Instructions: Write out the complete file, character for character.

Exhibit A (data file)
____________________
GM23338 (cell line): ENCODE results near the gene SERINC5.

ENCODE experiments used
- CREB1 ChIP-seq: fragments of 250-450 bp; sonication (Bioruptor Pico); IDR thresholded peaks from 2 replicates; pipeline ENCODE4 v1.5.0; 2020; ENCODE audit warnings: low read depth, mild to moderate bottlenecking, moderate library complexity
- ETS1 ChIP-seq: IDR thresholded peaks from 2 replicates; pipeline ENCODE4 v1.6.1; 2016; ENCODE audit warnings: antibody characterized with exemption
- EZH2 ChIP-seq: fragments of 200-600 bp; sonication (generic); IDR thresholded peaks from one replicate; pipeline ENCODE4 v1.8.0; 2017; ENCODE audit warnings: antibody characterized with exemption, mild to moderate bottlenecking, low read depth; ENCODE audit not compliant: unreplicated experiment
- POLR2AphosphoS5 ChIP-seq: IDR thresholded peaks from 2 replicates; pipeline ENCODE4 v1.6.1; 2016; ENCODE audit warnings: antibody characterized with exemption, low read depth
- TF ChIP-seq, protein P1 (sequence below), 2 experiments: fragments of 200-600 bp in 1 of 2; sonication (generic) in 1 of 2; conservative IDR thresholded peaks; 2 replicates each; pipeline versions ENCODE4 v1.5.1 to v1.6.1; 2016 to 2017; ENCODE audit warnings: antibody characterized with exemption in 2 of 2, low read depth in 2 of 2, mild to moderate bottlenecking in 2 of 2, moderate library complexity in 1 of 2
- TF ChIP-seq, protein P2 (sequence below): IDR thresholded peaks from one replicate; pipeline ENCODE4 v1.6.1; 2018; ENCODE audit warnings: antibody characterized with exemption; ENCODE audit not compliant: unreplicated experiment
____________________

GM23338 (cell line): ENCODE results near the gene SERINC5.

ENCODE experiments used
- CREB1 ChIP-seq: fragments of 250-450 bp; sonication (Bioruptor Pico); IDR thresholded peaks from 2 replicates; pipeline ENCODE4 v1.5.0; 2020; ENCODE audit warnings: low read depth, mild to moderate bottlenecking, moderate library complexity
- ETS1 ChIP-seq: IDR thresholded peaks from 2 replicates; pipeline ENCODE4 v1.6.1; 2016; ENCODE audit warnings: antibody characterized with exemption
- EZH2 ChIP-seq: fragments of 200-600 bp; sonication (generic); IDR thresholded peaks from one replicate; pipeline ENCODE4 v1.8.0; 2017; ENCODE audit warnings: antibody characterized with exemption, mild to moderate bottlenecking, low read depth; ENCODE audit not compliant: unreplicated experiment
- POLR2AphosphoS5 ChIP-seq: IDR thresholded peaks from 2 replicates; pipeline ENCODE4 v1.6.1; 2016; ENCODE audit warnings: antibody characterized with exemption, low read depth
- TF ChIP-seq, protein P1 (sequence below), 2 experiments: fragments of 200-600 bp in 1 of 2; sonication (generic) in 1 of 2; conservative IDR thresholded peaks; 2 replicates each; pipeline versions ENCODE4 v1.5.1 to v1.6.1; 2016 to 2017; ENCODE audit warnings: antibody characterized with exemption in 2 of 2, low read depth in 2 of 2, mild to moderate bottlenecking in 2 of 2, moderate library complexity in 1 of 2
- TF ChIP-seq, protein P2 (sequence below): IDR thresholded peaks from one replicate; pipeline ENCODE4 v1.6.1; 2018; ENCODE audit warnings: antibody characterized with exemption; ENCODE audit not compliant: unreplicated experiment